The California Consumer Privacy Act (CCPA) legislation was put into effect on January 1, 2020 but will officially start being enforced this upcoming July 1. A lot of privacy regulators and watchdogs are interested to see how strictly the consequences for violating the laws will be enforced and to see how the CCPA regulations will tie into other laws. According to AdExchanger, the flexibility of the CCPA is already being tested with B2B intent data company Bombora stating they are suing their former partner ZoomInfo for gaining an unfair data advantage through, they claim, repeated abuses of the CCPA. So Bombora is attempting to sue ZoomInfo for breaking California’s Unfair Competition Law because they were collecting and selling consumer data without consent, breaking CCPA.
The complaint was filed in mid-May in Santa Clara Superior Court and is testing whether a breach of the CCPA can also count as a violation under the unfair competition laws in California. According to AdExchanger, Bombora is suing ZoomInfo’s parent company DiscoverOrg for using a free ZoomInfo tool called Community Edition to collect and sell data without permission. Community Edition gives users free access to the millions of B2B profiles of ZoomInfo’s database, and contact information in return for sharing their own business contacts. Also, ZoomInfo scans all the emails that come in and out of a user’s inbox to swipe and replicate the signatures for their database.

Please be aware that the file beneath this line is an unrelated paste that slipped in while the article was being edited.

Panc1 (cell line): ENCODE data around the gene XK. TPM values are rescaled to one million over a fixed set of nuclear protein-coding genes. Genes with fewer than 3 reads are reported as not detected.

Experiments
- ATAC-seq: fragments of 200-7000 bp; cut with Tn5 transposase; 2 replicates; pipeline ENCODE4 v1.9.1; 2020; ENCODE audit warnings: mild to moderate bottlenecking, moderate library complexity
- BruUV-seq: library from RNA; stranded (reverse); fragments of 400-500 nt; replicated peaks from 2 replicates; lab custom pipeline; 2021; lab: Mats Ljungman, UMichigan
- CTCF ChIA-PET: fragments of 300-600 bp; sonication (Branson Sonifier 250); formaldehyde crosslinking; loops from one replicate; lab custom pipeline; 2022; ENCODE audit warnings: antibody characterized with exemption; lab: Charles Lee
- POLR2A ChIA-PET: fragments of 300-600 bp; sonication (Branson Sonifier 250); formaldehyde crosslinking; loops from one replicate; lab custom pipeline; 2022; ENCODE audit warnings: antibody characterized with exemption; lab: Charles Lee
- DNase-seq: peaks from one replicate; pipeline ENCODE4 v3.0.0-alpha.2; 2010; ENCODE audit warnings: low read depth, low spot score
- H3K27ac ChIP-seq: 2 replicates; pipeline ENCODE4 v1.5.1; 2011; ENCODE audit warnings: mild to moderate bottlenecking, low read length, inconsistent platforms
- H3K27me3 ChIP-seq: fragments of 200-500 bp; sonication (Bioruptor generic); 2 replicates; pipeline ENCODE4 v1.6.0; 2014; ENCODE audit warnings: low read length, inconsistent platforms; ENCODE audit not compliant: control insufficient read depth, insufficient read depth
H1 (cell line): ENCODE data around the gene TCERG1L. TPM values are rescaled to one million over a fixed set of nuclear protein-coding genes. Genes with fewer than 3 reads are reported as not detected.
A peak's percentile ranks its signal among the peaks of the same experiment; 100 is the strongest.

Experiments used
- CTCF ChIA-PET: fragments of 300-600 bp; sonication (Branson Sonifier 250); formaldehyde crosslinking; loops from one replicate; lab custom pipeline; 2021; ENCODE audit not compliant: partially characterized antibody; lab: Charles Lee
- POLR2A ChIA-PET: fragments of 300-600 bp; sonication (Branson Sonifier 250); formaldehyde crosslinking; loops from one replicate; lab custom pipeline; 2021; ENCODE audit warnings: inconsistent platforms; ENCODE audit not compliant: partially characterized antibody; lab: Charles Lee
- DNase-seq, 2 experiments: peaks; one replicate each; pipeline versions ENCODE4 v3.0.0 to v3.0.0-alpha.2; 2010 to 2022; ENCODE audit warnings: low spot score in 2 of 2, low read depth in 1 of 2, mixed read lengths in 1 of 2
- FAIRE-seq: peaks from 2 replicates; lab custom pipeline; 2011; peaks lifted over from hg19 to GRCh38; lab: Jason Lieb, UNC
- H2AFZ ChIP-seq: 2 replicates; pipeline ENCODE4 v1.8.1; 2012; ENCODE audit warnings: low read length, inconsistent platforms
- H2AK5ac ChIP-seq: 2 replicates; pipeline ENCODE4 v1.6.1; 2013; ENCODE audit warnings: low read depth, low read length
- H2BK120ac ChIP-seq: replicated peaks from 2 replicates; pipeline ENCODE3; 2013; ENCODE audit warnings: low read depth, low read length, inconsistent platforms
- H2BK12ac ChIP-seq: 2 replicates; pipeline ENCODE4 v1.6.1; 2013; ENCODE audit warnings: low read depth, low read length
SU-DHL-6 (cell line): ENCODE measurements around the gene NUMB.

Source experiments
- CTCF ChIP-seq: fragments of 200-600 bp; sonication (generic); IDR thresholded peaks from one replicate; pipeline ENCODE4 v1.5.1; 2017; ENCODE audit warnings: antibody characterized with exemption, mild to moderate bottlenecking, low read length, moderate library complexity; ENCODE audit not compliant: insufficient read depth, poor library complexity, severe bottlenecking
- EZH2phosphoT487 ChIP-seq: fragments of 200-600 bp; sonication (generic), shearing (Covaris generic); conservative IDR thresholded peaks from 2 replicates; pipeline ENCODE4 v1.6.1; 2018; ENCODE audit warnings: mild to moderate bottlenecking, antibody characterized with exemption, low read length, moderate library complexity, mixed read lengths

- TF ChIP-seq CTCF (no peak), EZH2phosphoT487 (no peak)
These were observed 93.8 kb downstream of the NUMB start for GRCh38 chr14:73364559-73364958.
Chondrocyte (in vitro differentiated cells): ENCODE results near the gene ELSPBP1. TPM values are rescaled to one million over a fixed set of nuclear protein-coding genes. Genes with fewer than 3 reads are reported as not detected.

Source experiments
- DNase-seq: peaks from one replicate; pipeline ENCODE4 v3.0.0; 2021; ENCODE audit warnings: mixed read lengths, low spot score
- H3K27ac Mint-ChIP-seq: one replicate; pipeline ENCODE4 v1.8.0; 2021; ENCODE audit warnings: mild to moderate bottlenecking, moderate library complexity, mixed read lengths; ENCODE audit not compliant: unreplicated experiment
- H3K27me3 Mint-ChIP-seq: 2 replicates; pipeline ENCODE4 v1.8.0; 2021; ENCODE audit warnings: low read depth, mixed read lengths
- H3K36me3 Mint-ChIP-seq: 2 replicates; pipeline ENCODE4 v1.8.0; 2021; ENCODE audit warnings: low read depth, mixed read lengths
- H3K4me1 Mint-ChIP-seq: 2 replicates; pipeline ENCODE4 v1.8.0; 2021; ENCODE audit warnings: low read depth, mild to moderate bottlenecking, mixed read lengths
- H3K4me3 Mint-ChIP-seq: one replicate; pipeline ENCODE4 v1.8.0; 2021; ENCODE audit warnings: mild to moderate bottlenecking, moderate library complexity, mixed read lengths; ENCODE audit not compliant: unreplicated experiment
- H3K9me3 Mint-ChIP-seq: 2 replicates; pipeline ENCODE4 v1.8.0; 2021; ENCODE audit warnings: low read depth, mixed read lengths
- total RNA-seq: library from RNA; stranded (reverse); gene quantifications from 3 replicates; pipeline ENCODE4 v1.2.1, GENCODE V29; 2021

The obvious issue with this Community Edition tool is that businesses and people do not have control over their own data and info. If someone simply shares their contact information with one person, it can be spread like wildfire and sold and shared with anyone else using the Community Edition tool without having to gain their consent. The tool gathers all of the contacts within a user’s address book without a contact’s knowledge and without giving that person the opportunity to opt out. Other profiles who are sharing and selling this information are violating CCPA without realizing they are selling data without consent.
ZoomInfo and Bombora have a murky past since they used to be business and data partners before DiscoverOrg bought ZoomInfo last year. According to AdExchanger, their relationship went downhill because ZoomInfo was secretly building a competitive tool to Bombora’s product and didn’t tell them. Bombora claims they are fighting for consumer privacy and that it is their obligation as a company to point out when others are violating CCPA laws and mass collecting private information.
A ZoomInfo spokesperson responded stating, “The claims are meritless, and the lawsuit is Bombora’s attempt at retaliation against ZoomInfo for ending a vendor relationship with Bombora. ZoomInfo fully complies with the CCPA and the regulations issued by the California Attorney General. ZoomInfo intends to vigorously defend the suit and will respond on the timeline set by the court.” This case will be huge in future application of the CCPA and other California laws and how seriously the state and U.S. will enforce these regulations.